Let's Start at the Very Beginning (A Very Good Place to Start): For Teachers

Let's Start at the Very Beginning (A Very Good Place to Start): For Teachers

Sing the First Line of a Song from the classic production The Sound of Music. These words are so well-known that speakers, bloggers, and instructors everywhere use them to begin their presentations on the creation of the world; on birth (of a child, an idea, an organization); on building (a house, a business, a career) from scratch; on launching a new show or program; on following a step-by-step procedure or process; or even on entering into a new period of time like a day, a week, a month, a year, or an epoch. Here are some visual “pieces of wisdom” that touch or comment on the concept:

Apply This Idea to Language Teaching & Learning. How aptly the intents and purposes of “Let's start at the very beginning” apply to any educational process-especially the acquisition of a particular language such as English. That's because both oral and written language can be seen as a “pyramid of pieces” structured top to base from small to large:

As shown above, the smallest units of speech are sounds. The smallest bits of written language are symbols with meaning, especially the 26 letters of the English (roman) alphabet a, b, c, d, ef, g, h, i, j, k, l, m, n, o, p, q, r, s, t, u, v, w, x, y, z.  These connect in Phonics & Spelling, which correlate the two.  Associating sounds with printed letters produces word-level decoding (reading) abilities. Conversely, knowing which letters represent which sounds is the beginning of spelling. Used with meaningful language, both skills empower participants to learn vocabulary from the very start. Both sounds and alphabet letters combine into words, which are used in phrases and sentences, the elements of connected, meaningful speech and writing. 

Compare Starting at the Very Beginning with Starting Elsewhere: Of course, some administrators, teachers, and students require or prefer placing (positioning) learners into quantified “levels” of accomplishment, knowledge, or ability. Perhaps their perception is that “starting at appropriate levels” saves time, money, and effort because it bypasses repetition of, (re)instruction in, and/or anchoring of what learners already “know.”

On the other hand, novice and experienced language teachers/learners alike are likely to benefit from “starting (again) with the basics,” whether the notion means (re)acquiring necessary background knowledge or reviewing what's needed to progress.  After all, maintaining the fundamentals-often referred to as “the ABCs”-and practicing or polishing them consistently-is a big part of many areas of life. The basics are essential for success in sports, education, work, and achieving mastery in many-or most-fields of human endeavor.

Learn & Teach the Alphabet. Applied to language improvement, “starting from the very beginning” most often means focusing on an alphabet. And when the targeted language is English, the first steps in (re)mastery are probably recognizing, naming, sequencing, reading the sounds of, and writing its 26 alphabet letters. These “tasks”  contribute to learner confidence. Beginners are immediately enticed without feeling intimidated.  Others get to reinforce what they already know while noting how even the “simplest” bits and pieces can be valuable tools in listening, speaking, reading, and writing effectively.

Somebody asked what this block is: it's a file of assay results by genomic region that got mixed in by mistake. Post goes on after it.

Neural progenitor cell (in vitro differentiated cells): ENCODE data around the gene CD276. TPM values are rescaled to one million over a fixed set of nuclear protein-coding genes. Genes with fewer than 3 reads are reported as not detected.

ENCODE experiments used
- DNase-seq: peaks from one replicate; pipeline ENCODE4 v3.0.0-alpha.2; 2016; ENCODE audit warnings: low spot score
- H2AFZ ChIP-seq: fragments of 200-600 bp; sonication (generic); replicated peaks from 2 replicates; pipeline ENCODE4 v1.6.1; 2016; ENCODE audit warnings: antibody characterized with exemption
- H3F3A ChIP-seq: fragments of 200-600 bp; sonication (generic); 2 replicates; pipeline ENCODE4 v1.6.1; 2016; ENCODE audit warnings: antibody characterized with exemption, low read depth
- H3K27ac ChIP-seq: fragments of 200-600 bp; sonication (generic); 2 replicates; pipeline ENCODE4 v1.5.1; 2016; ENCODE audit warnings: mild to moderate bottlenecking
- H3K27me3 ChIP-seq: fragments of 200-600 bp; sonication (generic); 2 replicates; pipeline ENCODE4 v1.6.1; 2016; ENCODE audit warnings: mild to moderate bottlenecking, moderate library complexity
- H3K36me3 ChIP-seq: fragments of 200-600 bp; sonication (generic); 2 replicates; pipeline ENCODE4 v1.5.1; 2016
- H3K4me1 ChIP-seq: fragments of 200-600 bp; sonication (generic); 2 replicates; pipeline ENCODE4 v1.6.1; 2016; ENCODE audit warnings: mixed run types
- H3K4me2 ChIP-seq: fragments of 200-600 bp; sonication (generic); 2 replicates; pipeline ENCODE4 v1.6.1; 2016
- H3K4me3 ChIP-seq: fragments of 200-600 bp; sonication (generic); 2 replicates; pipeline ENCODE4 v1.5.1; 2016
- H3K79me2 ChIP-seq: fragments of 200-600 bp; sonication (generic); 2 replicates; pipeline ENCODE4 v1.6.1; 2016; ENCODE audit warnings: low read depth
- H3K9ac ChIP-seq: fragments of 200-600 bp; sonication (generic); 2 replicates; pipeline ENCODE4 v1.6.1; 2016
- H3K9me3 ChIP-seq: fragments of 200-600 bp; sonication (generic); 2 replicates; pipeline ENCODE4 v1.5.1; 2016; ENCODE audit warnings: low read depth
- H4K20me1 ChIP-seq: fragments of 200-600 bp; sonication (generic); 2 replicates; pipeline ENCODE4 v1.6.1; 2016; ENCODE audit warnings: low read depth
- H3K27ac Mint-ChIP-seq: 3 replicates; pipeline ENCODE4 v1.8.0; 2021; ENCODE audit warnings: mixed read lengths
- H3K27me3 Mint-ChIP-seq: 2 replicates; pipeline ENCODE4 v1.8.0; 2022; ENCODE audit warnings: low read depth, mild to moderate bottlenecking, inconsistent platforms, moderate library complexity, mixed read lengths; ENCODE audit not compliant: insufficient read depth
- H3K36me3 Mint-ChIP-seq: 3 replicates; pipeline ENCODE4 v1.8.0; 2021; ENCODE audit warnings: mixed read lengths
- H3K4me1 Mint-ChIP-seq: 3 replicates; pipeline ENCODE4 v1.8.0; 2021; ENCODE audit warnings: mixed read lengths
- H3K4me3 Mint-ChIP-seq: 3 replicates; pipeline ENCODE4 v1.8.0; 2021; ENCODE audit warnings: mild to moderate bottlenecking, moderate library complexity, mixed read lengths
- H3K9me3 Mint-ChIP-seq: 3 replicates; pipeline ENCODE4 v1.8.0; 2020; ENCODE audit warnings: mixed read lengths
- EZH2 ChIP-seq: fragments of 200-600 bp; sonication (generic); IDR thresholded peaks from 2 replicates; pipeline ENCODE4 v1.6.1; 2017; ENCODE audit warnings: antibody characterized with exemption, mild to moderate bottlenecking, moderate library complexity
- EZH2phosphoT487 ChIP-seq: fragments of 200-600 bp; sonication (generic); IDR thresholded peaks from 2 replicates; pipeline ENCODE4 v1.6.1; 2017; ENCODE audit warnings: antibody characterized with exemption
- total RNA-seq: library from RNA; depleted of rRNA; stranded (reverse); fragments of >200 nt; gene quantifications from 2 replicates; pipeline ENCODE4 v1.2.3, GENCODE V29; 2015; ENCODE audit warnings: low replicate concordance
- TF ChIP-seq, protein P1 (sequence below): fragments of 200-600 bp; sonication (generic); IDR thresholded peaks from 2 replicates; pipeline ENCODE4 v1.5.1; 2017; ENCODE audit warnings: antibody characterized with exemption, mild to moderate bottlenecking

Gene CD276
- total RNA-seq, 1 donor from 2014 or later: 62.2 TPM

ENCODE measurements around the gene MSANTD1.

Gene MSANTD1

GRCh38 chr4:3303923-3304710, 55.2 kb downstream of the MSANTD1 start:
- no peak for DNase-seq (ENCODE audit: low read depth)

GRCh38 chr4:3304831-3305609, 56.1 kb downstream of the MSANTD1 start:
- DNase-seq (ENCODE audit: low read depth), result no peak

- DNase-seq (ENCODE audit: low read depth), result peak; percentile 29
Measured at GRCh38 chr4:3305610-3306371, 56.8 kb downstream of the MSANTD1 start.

The last line in the “Do-Re-Mi Song” makes its main point. Its words are “If you know the notes to sing, you can sing most anything.”

Using a “substitution drill” technique, this sentence can be transformed into truisms like these:

“If you know the sounds to make, you can say most any word.”

“If you know the letters to put, you can spell most any phrase.

“If you know the words to use, you can make most any point.

Use Tried-and-True Resources & Materials. Whether they are individualized,  cooperative, or competitive, single and multi-level instructional lessons, activities, and games can engage, motivate, and even challenge. Here are the most complete how-to resources and classroom-ready materials that cover “All You Need to Know & Do in Regard to Teaching & Learning the (English) Alphabet.”                                                            

Start at the Very Beginning. So what can you do first-and second-and next- and after that? And how might you “come to the end” of the process-and then stop? And how can your ending create a new beginning? Here's a stepping-stone by stone diagram of what leads to mastery of the alphabet.

Click HERE to access an interactive copy of the Stepping Stones A - L.

And continue through M-Z. (Provided in other materials)

And When You Get to the End, Stop.

And Always Remember-& Never Forget . . .


Blog Posts:

Related External Resources:

About Work/Life English

Work/Life English is an experienced provider of fun, effective English language improvement content that advances the lives of native English and English as a Second Language (ESL) speakers by improving their English competence, comprehension, and communication skills.  For more information, visit: www.worklifeenglish.com.

Back to blog

Leave a comment

Please note, comments need to be approved before they are published.